To follow up, how have these students impacted the larger student body at Delaware State University?
I think that it has been a positive impact. One of our core values is diversity. We create an environment that is supportive of all people no matter their race, creed, or color or whatever. That is the embodiment of Delaware State.
Yes, in a positive way.
[On September 5, 2017], we had a planned meeting with Senator [Tom] Carper at the time that the President of the United States announced the decision to end DACA.
While we were at the meeting Carper’s aide passed him a note. The senator had already planned to meet with the students on that day. [By chance], this happened on the same day. We had already coordinated this meeting with the senator and Mr. Graham, and they were already on campus when it was announced. It was remarkable, and the students got a sense firsthand – the support from the university and the larger Delaware community.
Delaware State has almost become a national model of how to respond to these issues. Did I think about the political dynamics of what was happening as it relates to the election? We were approached in the middle of the 2016 elections. The easiest thing would be to say – “I’m not going down that road.” We met with key legislators both on the House and Senate side and those for both in support and opposition to the program. We also spoke to local media. I wanted to inform them why we’re saying yes before we unveiled the program at Delaware State. No state dollars are being used, and all of the funding is private.
A few days later, on Friday, September 8, 2017, DSU administrators organized a university-wide meeting. At this meeting, the status of DACA and the impact at the Delaware State University were discussed with several hundred students, faculty, and staff in attendance. Other attendees including Donald Graham, Delaware politicians, and community leaders.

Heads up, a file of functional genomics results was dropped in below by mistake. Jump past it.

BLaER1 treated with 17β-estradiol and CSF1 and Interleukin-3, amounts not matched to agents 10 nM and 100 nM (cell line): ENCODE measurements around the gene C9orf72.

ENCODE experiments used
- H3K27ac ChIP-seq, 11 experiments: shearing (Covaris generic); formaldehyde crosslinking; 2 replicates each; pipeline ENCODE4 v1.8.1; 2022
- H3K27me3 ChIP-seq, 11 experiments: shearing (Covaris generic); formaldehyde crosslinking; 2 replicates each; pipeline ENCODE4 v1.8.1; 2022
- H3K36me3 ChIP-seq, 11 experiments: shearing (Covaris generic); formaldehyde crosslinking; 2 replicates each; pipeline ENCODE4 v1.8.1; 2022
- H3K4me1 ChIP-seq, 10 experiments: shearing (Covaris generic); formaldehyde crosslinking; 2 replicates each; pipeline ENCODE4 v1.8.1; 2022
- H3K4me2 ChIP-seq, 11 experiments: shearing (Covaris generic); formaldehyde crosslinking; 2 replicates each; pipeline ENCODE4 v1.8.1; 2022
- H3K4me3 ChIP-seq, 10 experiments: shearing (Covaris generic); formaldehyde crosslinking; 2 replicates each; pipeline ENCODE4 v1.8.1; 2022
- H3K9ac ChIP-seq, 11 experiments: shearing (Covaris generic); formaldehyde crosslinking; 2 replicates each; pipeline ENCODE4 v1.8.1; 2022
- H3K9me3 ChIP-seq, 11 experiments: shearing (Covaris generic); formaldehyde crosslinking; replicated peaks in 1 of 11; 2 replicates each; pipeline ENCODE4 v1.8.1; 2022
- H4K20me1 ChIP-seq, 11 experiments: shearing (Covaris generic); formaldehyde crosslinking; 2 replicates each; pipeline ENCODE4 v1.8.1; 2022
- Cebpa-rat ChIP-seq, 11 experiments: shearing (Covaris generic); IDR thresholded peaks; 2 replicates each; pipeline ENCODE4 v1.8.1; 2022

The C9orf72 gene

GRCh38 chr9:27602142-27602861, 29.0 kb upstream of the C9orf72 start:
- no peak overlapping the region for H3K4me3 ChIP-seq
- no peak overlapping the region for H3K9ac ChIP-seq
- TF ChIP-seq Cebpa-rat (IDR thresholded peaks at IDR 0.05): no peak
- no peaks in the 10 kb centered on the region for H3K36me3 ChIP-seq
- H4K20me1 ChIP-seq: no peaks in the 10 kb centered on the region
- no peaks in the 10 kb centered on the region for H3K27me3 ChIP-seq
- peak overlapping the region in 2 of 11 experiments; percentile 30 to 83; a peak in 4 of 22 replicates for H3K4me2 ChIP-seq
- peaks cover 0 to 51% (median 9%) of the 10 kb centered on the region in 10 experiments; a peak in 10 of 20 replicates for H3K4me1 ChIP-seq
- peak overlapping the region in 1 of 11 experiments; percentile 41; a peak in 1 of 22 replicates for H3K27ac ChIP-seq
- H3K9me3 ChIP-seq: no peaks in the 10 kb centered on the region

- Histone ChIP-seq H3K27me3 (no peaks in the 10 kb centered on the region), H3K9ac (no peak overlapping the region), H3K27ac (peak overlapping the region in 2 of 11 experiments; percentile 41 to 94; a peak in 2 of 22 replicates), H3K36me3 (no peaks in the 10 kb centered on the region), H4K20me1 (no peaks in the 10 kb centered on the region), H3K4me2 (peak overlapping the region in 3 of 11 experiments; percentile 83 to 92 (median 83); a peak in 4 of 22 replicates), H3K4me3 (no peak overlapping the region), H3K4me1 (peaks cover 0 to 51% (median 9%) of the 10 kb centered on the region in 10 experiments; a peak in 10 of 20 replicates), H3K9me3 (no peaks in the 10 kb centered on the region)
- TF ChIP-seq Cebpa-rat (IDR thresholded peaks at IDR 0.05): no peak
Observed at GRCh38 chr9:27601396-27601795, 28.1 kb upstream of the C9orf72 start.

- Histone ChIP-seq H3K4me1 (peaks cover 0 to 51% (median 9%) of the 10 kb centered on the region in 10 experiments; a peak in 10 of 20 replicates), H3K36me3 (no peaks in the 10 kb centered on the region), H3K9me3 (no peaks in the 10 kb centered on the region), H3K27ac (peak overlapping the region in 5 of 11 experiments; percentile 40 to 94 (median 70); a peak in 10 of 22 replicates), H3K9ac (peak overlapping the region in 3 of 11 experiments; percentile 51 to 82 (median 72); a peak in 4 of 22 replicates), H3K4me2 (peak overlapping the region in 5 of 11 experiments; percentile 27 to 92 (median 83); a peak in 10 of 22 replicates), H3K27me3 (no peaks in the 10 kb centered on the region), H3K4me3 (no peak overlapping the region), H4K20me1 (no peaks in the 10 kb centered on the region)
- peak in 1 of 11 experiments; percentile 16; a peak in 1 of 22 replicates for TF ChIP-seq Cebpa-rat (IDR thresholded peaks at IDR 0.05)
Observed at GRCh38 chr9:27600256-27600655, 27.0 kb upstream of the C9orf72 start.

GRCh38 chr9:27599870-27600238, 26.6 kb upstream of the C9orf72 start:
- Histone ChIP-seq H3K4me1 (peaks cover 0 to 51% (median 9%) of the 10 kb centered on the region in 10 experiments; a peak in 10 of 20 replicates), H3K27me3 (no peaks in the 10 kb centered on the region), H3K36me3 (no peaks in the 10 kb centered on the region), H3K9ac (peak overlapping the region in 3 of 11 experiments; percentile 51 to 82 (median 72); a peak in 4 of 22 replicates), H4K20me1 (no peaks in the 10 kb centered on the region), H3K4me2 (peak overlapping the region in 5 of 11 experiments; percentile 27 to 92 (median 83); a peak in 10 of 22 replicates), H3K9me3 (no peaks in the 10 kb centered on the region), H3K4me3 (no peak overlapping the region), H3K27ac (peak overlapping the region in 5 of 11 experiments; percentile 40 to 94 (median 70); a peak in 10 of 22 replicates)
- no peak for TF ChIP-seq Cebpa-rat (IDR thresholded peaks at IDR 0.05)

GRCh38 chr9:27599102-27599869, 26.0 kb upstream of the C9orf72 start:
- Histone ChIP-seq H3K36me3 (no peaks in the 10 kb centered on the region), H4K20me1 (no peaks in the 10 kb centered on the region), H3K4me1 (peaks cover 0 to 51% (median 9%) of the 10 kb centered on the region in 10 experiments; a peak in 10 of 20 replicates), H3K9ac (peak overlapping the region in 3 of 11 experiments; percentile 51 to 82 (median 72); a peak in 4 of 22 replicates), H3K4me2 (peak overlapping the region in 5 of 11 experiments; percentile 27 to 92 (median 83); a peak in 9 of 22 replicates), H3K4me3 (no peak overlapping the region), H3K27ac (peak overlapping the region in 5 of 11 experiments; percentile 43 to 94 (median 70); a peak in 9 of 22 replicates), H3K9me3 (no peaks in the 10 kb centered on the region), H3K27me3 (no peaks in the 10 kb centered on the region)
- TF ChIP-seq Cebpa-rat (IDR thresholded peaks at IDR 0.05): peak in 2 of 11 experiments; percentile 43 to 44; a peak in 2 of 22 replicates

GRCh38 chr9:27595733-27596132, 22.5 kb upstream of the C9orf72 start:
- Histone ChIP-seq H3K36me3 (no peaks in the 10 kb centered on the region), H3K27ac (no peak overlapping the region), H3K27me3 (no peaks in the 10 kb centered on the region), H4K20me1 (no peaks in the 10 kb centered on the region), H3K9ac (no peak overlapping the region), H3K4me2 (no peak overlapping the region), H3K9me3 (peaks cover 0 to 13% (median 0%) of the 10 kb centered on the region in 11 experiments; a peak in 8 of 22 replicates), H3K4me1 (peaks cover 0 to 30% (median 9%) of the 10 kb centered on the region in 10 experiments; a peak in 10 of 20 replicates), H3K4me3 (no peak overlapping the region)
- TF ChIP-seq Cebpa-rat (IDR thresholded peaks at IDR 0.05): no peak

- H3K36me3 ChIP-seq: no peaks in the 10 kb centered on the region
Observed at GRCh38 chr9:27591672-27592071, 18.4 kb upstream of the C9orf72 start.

What are your feelings about the upcoming congressional vote on the status of DACA?
I think that they are going to be okay. This is a bipartisan issue and both sides want to resolve this issue. The president wants it resolved. I don’t think that they’ll kick out 180,000 people without some compromise . . . [which] will allow them to finish their studies.
Participants in the DACA program are highly vetted. They have to go through a background check. They are not criminals and live there lives as model citizens. I think that there will be [political] support towards granting them citizenship.
This month, members of Congress have renewed discussions about crafting and passing the Dream Act. On January 3, 2018, three former directors of Homeland Secretary, Michael Chertoff, Janet Napolitano, and Jeh Johnson sent a letter to congressional members asking that they move quickly on DACA. They urged that “Congress needs to pass a bill by January 19th to provide enough time for USCIS to process applications before tens of thousands of DACA recipients are negatively impacted by the loss of their work authorization or removal from the United States”